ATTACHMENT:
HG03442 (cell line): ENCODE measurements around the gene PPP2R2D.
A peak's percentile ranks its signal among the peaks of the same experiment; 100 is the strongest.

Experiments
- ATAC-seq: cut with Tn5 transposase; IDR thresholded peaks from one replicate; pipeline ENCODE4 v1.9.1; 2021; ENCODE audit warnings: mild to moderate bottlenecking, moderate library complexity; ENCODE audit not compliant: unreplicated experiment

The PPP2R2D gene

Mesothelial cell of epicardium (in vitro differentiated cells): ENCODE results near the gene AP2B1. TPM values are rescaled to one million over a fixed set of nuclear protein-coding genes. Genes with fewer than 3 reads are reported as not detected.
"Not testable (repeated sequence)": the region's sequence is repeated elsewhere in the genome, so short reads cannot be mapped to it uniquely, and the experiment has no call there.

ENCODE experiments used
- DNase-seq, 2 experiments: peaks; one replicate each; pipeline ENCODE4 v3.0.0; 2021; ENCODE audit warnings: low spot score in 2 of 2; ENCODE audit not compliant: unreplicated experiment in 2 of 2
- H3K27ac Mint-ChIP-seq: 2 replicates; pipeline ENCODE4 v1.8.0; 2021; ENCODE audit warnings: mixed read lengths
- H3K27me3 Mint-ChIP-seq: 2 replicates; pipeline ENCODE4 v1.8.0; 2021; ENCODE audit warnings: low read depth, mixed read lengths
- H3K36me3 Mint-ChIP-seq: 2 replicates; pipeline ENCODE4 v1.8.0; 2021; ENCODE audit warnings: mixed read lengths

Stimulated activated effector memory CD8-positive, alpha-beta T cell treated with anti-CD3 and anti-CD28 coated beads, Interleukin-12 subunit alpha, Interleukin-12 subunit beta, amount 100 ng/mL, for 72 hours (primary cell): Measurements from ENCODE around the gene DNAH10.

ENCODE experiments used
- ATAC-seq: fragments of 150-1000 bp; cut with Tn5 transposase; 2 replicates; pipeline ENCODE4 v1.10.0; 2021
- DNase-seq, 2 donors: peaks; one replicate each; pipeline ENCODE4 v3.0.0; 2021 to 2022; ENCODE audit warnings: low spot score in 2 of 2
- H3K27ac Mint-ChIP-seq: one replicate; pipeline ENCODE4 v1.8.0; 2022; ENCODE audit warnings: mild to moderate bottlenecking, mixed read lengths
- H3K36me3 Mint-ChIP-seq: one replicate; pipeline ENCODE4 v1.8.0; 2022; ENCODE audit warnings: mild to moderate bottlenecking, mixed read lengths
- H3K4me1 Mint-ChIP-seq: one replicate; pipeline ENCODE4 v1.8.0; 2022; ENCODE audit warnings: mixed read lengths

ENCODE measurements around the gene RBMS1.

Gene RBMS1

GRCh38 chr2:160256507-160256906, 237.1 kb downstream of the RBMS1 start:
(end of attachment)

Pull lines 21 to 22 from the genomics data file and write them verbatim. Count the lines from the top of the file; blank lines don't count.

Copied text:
Gene RBMS1

GRCh38 chr2:160256507-160256906, 237.1 kb downstream of the RBMS1 start: